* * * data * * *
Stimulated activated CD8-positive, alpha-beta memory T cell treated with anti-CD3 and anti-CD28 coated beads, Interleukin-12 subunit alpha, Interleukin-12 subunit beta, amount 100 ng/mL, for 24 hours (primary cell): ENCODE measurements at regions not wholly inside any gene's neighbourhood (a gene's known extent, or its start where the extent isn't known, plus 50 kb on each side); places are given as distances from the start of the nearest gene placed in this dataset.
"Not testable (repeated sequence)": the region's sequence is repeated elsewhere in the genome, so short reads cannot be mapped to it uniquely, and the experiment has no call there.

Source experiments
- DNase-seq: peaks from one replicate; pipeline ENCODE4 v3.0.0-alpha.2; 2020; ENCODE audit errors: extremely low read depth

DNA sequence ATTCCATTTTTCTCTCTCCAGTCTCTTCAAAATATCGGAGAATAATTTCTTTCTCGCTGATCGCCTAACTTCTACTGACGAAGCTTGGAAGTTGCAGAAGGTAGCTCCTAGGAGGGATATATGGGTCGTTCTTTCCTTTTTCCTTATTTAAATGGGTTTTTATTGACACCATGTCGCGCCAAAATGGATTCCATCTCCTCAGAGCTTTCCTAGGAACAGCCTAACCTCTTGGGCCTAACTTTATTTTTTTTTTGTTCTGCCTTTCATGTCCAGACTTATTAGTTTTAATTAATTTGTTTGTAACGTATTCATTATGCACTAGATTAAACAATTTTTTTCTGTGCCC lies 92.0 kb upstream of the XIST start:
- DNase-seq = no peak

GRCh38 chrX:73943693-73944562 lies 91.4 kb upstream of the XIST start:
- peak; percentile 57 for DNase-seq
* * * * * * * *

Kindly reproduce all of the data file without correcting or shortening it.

Stimulated activated CD8-positive, alpha-beta memory T cell treated with anti-CD3 and anti-CD28 coated beads, Interleukin-12 subunit alpha, Interleukin-12 subunit beta, amount 100 ng/mL, for 24 hours (primary cell): ENCODE measurements at regions not wholly inside any gene's neighbourhood (a gene's known extent, or its start where the extent isn't known, plus 50 kb on each side); places are given as distances from the start of the nearest gene placed in this dataset.
"Not testable (repeated sequence)": the region's sequence is repeated elsewhere in the genome, so short reads cannot be mapped to it uniquely, and the experiment has no call there.

Source experiments
- DNase-seq: peaks from one replicate; pipeline ENCODE4 v3.0.0-alpha.2; 2020; ENCODE audit errors: extremely low read depth

DNA sequence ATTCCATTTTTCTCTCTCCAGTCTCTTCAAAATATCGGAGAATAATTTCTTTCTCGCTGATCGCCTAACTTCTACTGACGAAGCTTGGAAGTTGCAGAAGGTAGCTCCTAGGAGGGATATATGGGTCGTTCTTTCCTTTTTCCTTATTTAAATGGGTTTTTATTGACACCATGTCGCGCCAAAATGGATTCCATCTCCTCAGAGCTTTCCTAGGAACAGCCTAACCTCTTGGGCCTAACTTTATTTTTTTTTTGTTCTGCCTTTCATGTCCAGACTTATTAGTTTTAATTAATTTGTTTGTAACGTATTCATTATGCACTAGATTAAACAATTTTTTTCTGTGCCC lies 92.0 kb upstream of the XIST start:
- DNase-seq = no peak

GRCh38 chrX:73943693-73944562 lies 91.4 kb upstream of the XIST start:
- peak; percentile 57 for DNase-seq